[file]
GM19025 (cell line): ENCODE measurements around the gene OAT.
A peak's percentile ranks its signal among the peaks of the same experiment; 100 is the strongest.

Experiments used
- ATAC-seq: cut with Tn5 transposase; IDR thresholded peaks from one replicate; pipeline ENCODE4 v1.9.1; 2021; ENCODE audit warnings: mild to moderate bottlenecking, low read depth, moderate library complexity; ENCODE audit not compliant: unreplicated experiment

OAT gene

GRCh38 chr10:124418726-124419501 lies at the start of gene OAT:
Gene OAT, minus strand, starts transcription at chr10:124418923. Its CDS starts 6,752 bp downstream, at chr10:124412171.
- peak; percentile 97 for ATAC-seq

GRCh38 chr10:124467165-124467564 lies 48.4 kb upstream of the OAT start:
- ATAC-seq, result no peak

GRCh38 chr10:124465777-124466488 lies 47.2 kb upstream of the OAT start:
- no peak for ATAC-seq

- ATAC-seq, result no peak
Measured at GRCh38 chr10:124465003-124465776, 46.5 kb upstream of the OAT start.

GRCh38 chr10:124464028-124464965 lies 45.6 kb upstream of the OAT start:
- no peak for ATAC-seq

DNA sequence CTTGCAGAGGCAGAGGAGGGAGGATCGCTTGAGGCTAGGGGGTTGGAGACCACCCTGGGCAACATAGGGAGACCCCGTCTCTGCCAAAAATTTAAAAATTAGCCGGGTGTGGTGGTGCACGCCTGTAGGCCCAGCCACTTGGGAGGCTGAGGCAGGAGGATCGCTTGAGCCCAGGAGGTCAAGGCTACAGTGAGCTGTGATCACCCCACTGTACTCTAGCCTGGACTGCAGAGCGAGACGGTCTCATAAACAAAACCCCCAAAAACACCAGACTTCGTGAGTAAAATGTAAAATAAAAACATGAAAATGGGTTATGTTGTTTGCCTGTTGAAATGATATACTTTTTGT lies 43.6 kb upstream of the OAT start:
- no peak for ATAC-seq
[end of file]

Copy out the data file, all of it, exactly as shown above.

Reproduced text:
GM19025 (cell line): ENCODE measurements around the gene OAT.
A peak's percentile ranks its signal among the peaks of the same experiment; 100 is the strongest.

Experiments used
- ATAC-seq: cut with Tn5 transposase; IDR thresholded peaks from one replicate; pipeline ENCODE4 v1.9.1; 2021; ENCODE audit warnings: mild to moderate bottlenecking, low read depth, moderate library complexity; ENCODE audit not compliant: unreplicated experiment

OAT gene

GRCh38 chr10:124418726-124419501 lies at the start of gene OAT:
Gene OAT, minus strand, starts transcription at chr10:124418923. Its CDS starts 6,752 bp downstream, at chr10:124412171.
- peak; percentile 97 for ATAC-seq

GRCh38 chr10:124467165-124467564 lies 48.4 kb upstream of the OAT start:
- ATAC-seq, result no peak

GRCh38 chr10:124465777-124466488 lies 47.2 kb upstream of the OAT start:
- no peak for ATAC-seq

- ATAC-seq, result no peak
Measured at GRCh38 chr10:124465003-124465776, 46.5 kb upstream of the OAT start.

GRCh38 chr10:124464028-124464965 lies 45.6 kb upstream of the OAT start:
- no peak for ATAC-seq

DNA sequence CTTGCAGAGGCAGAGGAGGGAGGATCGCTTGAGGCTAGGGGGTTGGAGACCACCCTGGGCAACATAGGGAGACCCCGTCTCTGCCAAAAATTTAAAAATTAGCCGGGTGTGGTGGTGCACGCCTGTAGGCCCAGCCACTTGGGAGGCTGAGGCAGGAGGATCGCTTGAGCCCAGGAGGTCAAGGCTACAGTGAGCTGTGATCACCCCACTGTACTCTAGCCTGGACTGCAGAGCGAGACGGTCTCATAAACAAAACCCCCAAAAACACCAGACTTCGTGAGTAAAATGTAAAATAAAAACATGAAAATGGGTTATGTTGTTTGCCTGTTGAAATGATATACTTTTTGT lies 43.6 kb upstream of the OAT start:
- no peak for ATAC-seq